WhyNotDesign’s identity for The Tea Tips flips hot beverage branding on its head

With slanted type and colours inspired by sticky notes, the identity aims to create a brand that attracts a younger generation of tea drinkers.

6 February 2023


When The Tea Tips approached WhyNotDesign for a new identity, it had one specific goal in mind: to create a look that would attract a younger generation of tea drinkers. He Yuxuan, design director at WhyNotDesign therefore knew that he would have to eschew the “gentle, ethereal and nature” aesthetics popularised by large tea brands like Twinings and Lipton. Instead, He opted for an identity that swapped organic hues with vivid block colours, he switched ornate typography with something more experimental, and replaced pared back packaging with something much more slick and attention grabbing.

One of the aspects of the brand that He most wanted to highlight was its name, specifically its use of “The”. Identifying how ‘the’ can be a word that signifies something “important” and is often used to “emphasise”, He used it to prove how the brand could be an important player in the tea market. He summarises: “every bag deserves to be ‘The’ bag of tea”. This vision fits in with He’s new-found design direction. Working as design director at Design Lab from 2015 to 2022, where he worked with large brands like Snow Beer and Luckin Coffee, He started WhyNotDesign in Shenzhen in mid-2022 with the aim of working with newer brands, hoping to help them find a place in the market and allowing him to move away from more conservative design.


WhyNotDesign: The Tea Tips (Copyright @ WhyNotDesign, 2022)

While the typeface has a hint of classic references with pointed serifs – a fact He puts down to the importance of Swiss design history to his work – it’s been finished with contemporary flare. Its slanted perspective and elongated height gives a certain energy to the letting, as if it’s in motion or about to take flight. Below the main lettering, smaller text providing further information – like flavour and ingredients – is underlaid, the varying colours and placements offering a shading that the use of block colour lacks. The different colours throughout the identity – deep cobalt blue, neon turquoise and hot pink – take inspiration from the colours you might find on sticky notes. Alongside their grabby effect, the distinctive colours are used as a means of quick differentiation between the tea flavours.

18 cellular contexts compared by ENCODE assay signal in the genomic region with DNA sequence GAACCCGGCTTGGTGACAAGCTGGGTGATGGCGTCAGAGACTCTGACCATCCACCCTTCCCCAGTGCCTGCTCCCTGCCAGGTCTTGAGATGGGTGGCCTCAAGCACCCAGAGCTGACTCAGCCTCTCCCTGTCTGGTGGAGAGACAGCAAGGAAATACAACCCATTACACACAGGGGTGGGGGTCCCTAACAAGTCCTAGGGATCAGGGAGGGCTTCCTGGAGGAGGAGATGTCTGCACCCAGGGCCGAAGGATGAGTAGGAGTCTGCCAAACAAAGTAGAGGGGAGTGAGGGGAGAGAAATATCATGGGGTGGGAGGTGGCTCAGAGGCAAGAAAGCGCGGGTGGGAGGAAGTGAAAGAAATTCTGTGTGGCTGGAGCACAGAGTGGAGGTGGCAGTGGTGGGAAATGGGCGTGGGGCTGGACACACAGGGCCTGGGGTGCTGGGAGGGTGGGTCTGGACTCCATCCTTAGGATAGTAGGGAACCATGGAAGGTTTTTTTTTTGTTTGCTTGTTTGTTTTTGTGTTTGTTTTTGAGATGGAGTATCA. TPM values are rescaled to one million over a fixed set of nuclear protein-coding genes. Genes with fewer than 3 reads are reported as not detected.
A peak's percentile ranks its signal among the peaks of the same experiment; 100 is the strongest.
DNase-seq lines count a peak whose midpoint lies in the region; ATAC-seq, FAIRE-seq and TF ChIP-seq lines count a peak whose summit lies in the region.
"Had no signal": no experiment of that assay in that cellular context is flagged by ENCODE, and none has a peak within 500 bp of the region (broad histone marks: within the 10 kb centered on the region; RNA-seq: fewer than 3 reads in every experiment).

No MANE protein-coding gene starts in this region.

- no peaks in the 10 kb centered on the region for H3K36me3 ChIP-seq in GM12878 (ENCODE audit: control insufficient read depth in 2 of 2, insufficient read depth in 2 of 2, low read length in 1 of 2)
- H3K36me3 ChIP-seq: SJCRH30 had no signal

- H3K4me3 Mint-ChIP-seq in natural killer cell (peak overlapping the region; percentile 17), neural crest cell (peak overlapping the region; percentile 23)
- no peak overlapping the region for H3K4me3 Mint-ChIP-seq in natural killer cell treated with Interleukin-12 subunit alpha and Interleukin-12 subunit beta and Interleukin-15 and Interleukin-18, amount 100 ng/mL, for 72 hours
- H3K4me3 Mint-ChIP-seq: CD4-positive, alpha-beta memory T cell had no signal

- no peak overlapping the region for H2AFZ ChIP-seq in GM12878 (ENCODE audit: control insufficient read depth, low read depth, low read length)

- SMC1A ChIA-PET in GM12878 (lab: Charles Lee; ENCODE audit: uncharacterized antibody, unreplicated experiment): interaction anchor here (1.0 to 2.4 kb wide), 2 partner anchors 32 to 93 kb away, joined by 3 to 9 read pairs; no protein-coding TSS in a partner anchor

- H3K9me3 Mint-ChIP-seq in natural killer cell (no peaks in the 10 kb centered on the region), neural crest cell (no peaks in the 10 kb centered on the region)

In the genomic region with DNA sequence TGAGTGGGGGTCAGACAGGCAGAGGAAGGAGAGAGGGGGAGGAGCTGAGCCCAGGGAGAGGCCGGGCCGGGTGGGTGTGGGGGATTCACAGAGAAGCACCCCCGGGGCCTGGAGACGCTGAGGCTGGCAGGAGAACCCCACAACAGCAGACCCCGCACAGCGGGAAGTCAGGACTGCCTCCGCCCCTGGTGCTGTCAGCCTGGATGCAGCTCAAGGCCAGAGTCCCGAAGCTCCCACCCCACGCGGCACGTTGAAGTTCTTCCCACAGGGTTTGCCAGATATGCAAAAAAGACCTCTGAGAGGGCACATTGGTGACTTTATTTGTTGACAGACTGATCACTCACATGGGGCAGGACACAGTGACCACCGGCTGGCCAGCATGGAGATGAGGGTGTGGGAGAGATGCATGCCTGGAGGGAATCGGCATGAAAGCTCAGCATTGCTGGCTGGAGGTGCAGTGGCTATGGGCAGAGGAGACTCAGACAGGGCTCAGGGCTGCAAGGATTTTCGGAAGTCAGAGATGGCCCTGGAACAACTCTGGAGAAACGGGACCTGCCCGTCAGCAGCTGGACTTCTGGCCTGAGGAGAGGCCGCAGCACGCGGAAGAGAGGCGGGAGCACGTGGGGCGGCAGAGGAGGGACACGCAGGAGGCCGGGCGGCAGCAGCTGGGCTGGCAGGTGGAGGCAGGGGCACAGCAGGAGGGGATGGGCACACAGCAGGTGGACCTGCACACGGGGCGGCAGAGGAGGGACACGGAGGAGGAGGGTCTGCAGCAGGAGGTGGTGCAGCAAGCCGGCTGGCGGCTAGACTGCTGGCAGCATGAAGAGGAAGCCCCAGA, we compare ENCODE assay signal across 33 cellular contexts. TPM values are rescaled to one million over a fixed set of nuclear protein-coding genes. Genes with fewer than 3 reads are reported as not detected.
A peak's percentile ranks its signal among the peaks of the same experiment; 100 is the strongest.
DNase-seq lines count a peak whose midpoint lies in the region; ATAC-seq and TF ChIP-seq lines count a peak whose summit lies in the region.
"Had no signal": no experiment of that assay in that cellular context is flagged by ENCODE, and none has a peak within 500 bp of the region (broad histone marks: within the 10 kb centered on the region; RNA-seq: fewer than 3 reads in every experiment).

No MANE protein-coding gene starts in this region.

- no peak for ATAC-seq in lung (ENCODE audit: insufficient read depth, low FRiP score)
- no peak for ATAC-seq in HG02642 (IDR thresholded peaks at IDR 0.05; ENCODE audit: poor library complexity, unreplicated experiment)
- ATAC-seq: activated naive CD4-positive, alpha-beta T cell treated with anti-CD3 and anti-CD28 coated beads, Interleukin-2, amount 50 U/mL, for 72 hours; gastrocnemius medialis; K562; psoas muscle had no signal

All in all, He entered the The Tea Tips project with an understanding of how much design can influence consumable goods – dictating the “mood” of the product and making them a more “attractive and memorable” experience. By giving more consideration to strong visuals, and attending to a younger, more trend-focused audience, He was able to let transmit that tea can have more possibilities beyond being simply perceived as “a traditional and ancient Chinese traditional drink”.

GalleryWhyNotDesign: The Tea Tips (Copyright @ WhyNotDesign, 2022)

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WhyNotDesign: The Tea Tips (Copyright @ WhyNotDesign, 2022)

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About the Author

Olivia Hingley

Olivia (she/her) joined the It’s Nice That team as an editorial assistant in November 2021 and soon became staff writer. A graduate of the University of Edinburgh with a degree in English literature and history, she’s particularly interested in photography, publications and type design.

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